Is it possible to sync w/o Lr cc subscription?

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#1
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Lightroom version: 6.14 [ 1149743 ]
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The $10/month doesn't seem like much, but with the dozen or so other subscriptions for TV/apps/programs/phones/clouds the I'm trying to have an intelligent array of monthly costs. That's why I purchased a perpetual license of Lr6. So far I haven't seen a need to get the subscription. I also use perpetual Photoshop but only rarely, so the enticement of adding other Adobe apps isn't enough to reel me in. So that's where I currently stand on subscribing.

I now would like to sync my catalog between two local locations - not to the cloud. The very last chapter in Victoria's book covers syncing but apparently only with devices accessing the cloud. My ideal setup at the moment is to set up a Lr dedicated partition on my laptop TB data HDD (it also has a SSD boot drive). I would then sync my notebook catalog with my desktop machine. What I'm currently doing is using an external HDD to move my Lr catalog between the two devices. This works, but requires a lot of moving stuff to keep laptop/EHD/desktop all on the same page.

So that's my question. Is it possible to sync between two local devices. If not, is there a good routine to keep laptop/desktop on the same page. Maybe an inexpensive 3rd party app (not a subscription service). I may eventually subscribe to Lr6cc but I dislike being continually manipulated into subscription services.
 

clee01l

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The cloud is the medium that shares data between computers/tablets/phones. That $10/mo that you pay to Adobe supports the cost of their cloud services as well as provide access to some premier photo tools. Lightroom catalog files can only be accessed from a local disk drive. Besides Adobe, there are other cloud services that will sync a LR catalog to a local drive. Google Drive, Amazon Drive, One Drive, iCloud and DropBox all provide a cloud component for sync'ing files between local drives on multiple mobile and not so mobile devices.
 

JohanElzenga

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What I'm currently doing is using an external HDD to move my Lr catalog between the two devices. This works, but requires a lot of moving stuff to keep laptop/EHD/desktop all on the same page.
Why don't you run Lightroom from that external HDD? So place your catalog and your images on that HDD, and run Lightroom on both machines with that catalog. That means you will always be in sync, without the need to move/copy anything.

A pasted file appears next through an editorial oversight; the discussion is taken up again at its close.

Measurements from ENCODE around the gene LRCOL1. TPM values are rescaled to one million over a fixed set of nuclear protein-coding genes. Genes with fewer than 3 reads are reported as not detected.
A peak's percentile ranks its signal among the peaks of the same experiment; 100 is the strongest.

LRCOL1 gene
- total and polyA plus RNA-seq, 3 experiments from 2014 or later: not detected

Victoria Bampton

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Turn back to the Multiple Computers chapter, from page 493 (it's the CC/6 book, right?) and those options will all work for multiple computer. As Johan said, running off the external drive is the simplest solution (listed as "Self Contained Catalog"). If you must keep everything on the internal drives, the Copy/Sync option on page 495+ would work with something like Vice Versa to copy the files locally, but you'd be responsible for making sure everything had synced before opening on the other computer, so it's not as simple as the external hard drive.
 
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Thanks. I'll continue to run Lr from the external HDD. That's what I've been doing and it works fine that way. The only reason I was considering the sync is because of my new laptop with the large data drive. Running from a partition there would eliminate the need to keep the external HDD tethered to the laptop. I've been traveling a lot and it's a little inconvenient. Also, recently I plugged the EHD to my desktop and made a lot of edits/deletions before I realized that I made them to the EHD catalog (I also have the program and catalog on my desktop machine). This meant that I needed to either copy the EHD catalog over the desktop one or redo the changes. I keep my "master" catalog on my desktop and copy to the EHD as needed. I keep both copies for security in case my EHD dies or gets lost/stolen, and my desktop machine is periodically backed up in case of a catastrophic failure to it.